Worldwide there are approximately 3,000 merchant ports and the work of the Harbour Master can vary widely from country to country and from port to port even within the same country.
A new IMO video which showcases IMO’s new long-term strategy on mobilising resources for technical cooperation activities was launched on 27 January.
This video which aligns with the UN Sustainable Development Goals (SDGs*), highlights the value and benefits of working with IMO and encourages active communication with potential donors and recipients.
Premier in Jamaica
The video premiered at the first regional Knowledge Partnership Workshop for the Caribbean, held in Kingston, Jamaica from 20 to 24 January.
Successful implementation of international regulations
The workshop aimed to demonstrate how the successful implementation of international regulations can be enhanced through effective sharing of knowledge, skills and experience. The workshop brought together national officials responsible for maritime affairs and official development assistance; as well as officials from international multilateral development banks, IGOs and NGOs. Here participants increased their awareness of maritime issues, learned how to prioritise them in national development plans and, above all, benefitted from multi-way communication, making new connections with maritime and development cooperation counterparts from around the region.
The workshop was organized by IMO in collaboration with the Maritime Authority of Jamaica.
Participating countries and dependent territories or parts represented at the workshop were:
Antigua and Barbuda, Bahamas, Belize, Curaçao, Dominica, Grenada, Guyana, Haiti, Jamaica, Saint Kitts and Nevis, Saint Lucia, Saint Vincent and the Grenadines, Sint Maarten, Suriname and Trinidad and Tobago.
Participating organizations represented at the workshop were:
Association of Caribbean States, Basel Convention Regional Centre for Training and Technology Transfer for the Caribbean, Commonwealth Secretariat, Inter-American Development Bank, International Association of Marine Aids to Navigation and Lighthouse Authorities, International Hydrographic Organization, Caribbean Development Bank and the United Nations Economic Commission for Latin America and the Caribbean Sub-Regional Headquarters for the Caribbean.
The new IMO video is available here: https://www.youtube.com/watch?v=6DYbP2owoIM&feature=youtu.be
A new report from the FAO shows that while most fish stocks remain overexploited, the number of stocks subject to overfishing has decreased for the first time in decades. This was announced from FAO HQ in Rome in mid-December. Readers are invited to see the full report here: http://www.fao.org/documents/card/en/c/cb2429en
After decades of increasing human pressures on the Mediterranean and Black Sea marine ecosystems and fisheries resources, the latest data suggest that a corner is finally being turned on overexploitation of the region's vital fish stocks.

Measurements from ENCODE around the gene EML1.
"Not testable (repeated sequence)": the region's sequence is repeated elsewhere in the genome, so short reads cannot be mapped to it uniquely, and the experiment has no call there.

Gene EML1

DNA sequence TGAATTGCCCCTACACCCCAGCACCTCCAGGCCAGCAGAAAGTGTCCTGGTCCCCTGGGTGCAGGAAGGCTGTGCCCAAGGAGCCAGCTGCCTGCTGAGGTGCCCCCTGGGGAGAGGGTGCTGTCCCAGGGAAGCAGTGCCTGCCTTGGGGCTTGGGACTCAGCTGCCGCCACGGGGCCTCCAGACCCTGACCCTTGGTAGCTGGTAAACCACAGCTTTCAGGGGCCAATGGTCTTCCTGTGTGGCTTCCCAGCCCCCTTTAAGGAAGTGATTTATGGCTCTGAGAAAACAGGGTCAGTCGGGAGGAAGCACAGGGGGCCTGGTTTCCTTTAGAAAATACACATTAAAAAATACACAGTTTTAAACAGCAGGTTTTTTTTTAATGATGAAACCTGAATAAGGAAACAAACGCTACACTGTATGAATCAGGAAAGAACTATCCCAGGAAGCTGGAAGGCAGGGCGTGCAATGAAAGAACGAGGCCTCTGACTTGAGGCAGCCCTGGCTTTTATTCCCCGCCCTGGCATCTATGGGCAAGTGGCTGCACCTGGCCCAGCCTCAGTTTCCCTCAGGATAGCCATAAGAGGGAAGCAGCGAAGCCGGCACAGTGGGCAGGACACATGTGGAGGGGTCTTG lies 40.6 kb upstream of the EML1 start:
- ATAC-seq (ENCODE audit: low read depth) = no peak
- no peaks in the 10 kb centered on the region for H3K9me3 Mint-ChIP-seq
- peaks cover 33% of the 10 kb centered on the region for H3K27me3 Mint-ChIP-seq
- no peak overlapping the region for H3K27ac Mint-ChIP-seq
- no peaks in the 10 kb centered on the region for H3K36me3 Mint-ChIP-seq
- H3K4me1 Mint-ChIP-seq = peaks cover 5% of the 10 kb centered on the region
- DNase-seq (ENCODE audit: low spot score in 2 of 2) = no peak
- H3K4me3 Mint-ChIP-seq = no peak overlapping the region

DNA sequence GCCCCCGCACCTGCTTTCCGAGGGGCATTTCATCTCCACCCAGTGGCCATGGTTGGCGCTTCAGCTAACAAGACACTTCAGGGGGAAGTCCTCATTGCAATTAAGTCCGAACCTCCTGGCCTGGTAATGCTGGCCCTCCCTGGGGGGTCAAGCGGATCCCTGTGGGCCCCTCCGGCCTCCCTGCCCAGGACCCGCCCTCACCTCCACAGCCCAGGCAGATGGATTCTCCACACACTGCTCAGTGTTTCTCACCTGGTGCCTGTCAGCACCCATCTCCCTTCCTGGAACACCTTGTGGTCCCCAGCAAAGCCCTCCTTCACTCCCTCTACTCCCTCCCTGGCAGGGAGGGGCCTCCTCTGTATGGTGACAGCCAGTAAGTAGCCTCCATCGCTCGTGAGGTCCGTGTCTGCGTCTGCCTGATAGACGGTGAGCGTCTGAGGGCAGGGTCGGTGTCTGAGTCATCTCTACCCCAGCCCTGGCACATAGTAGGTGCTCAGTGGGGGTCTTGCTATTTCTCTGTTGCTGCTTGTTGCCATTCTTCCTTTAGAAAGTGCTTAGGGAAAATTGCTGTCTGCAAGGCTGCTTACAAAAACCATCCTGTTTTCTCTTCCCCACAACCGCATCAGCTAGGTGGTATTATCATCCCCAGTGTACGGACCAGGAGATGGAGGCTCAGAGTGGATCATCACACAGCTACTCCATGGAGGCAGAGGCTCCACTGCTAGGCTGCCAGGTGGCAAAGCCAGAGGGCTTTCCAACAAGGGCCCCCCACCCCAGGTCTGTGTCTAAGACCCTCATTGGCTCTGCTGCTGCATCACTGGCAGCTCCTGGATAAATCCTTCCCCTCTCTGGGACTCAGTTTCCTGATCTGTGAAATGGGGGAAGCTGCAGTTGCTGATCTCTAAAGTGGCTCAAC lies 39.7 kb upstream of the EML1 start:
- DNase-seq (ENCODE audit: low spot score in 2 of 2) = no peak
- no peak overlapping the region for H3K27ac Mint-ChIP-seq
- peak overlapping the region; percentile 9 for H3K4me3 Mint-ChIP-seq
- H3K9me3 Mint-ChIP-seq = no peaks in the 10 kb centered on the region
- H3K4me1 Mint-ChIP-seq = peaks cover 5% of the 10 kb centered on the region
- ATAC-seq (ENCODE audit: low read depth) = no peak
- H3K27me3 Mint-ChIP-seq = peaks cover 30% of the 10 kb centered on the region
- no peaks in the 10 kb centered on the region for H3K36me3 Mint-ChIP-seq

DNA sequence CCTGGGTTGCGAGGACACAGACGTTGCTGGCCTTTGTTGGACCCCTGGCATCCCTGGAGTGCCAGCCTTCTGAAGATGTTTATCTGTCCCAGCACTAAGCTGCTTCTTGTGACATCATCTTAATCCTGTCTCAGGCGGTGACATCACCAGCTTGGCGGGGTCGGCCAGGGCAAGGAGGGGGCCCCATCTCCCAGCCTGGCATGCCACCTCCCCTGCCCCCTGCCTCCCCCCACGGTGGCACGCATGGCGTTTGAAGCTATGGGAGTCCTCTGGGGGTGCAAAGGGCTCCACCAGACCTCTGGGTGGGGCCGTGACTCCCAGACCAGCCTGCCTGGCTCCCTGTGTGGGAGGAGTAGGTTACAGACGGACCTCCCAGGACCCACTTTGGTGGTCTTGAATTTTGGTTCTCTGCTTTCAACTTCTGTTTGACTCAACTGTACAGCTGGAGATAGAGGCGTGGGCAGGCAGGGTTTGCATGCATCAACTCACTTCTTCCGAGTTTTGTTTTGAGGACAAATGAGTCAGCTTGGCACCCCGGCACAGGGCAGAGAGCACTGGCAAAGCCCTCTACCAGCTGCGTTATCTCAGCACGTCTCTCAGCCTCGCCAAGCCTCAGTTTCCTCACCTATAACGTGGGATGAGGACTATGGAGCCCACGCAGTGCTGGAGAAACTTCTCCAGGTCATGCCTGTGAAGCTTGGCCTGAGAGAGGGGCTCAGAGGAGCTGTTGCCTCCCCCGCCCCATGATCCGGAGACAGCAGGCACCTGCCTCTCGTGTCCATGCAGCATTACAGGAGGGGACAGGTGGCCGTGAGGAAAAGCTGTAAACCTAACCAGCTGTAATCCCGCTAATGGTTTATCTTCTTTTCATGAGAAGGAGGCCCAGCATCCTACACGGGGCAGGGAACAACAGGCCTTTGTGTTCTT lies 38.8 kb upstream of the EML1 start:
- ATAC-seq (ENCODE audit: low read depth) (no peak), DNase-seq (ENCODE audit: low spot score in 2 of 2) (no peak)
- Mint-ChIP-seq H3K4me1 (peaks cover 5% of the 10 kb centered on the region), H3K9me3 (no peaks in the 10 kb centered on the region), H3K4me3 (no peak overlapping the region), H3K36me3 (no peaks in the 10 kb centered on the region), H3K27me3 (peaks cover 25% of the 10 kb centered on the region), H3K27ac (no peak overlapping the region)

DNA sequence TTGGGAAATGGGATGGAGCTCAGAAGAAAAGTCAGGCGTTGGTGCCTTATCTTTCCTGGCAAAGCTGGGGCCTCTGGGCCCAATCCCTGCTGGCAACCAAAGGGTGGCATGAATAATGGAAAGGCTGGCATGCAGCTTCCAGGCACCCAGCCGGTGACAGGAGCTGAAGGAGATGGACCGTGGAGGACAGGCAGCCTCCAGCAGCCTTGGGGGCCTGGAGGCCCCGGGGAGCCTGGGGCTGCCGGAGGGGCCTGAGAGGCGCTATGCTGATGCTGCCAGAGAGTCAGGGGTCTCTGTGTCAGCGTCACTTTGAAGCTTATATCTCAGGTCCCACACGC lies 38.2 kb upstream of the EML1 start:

According to a new report on the State of Mediterranean and Black Sea Fisheries (SoMFi 2020), released on 14 December, while 75% of fish stocks remain subject to overfishing, this percentage fell by more than 10% between 2014 and 2018. Exploitation ratios are down by a similar proportion. Taking into account newly assessed stocks, the number of fish stocks with high relative biomass has doubled since the last edition published in 2018.
Crew changes are once more becoming difficult as much of the world locks down again following the emergence of several new and more transmissible variants of Covid-19, crew specialist Danica has warned.
With travel corridors being closed and new travel restrictions imposed, airlines are once again cancelling or reducing flights which poses a problem for crew transiting to vessels. It is understood from Danica that ports too, if they have reopened, are imposing greater restrictions.
Henrik Jensen (pictured), Managing Director of Danica Crewing Services, has warned: ‘I believe we may be heading for a new crew change crisis every bit as bad as last spring. Over the past six months crew changes have been possible in many cases, although they have been costly and complex. However, now we are seeing a range of new restrictions and barriers to crew travel while also facing some serious issues in relation to crew health risk factors. I can foresee this impacting heavily on crew changes for the next few months.’
Danica specialises in crew deployment and has been assisting a range of ship operators in order to achieve crew changes over the past year. As a result, the company is fully aware of the latest rules and restrictions and well-placed to notice how they are impacting crewing.
Jensen explained: ‘In response to the rapid increase in infections around the world, governments are imposing new or additional measures including travel restrictions. Although these measures are understandable in the circumstances, based on scientific evidence, and intended to provide protection for their populations, they also cause operational and logistical problems for crew changes.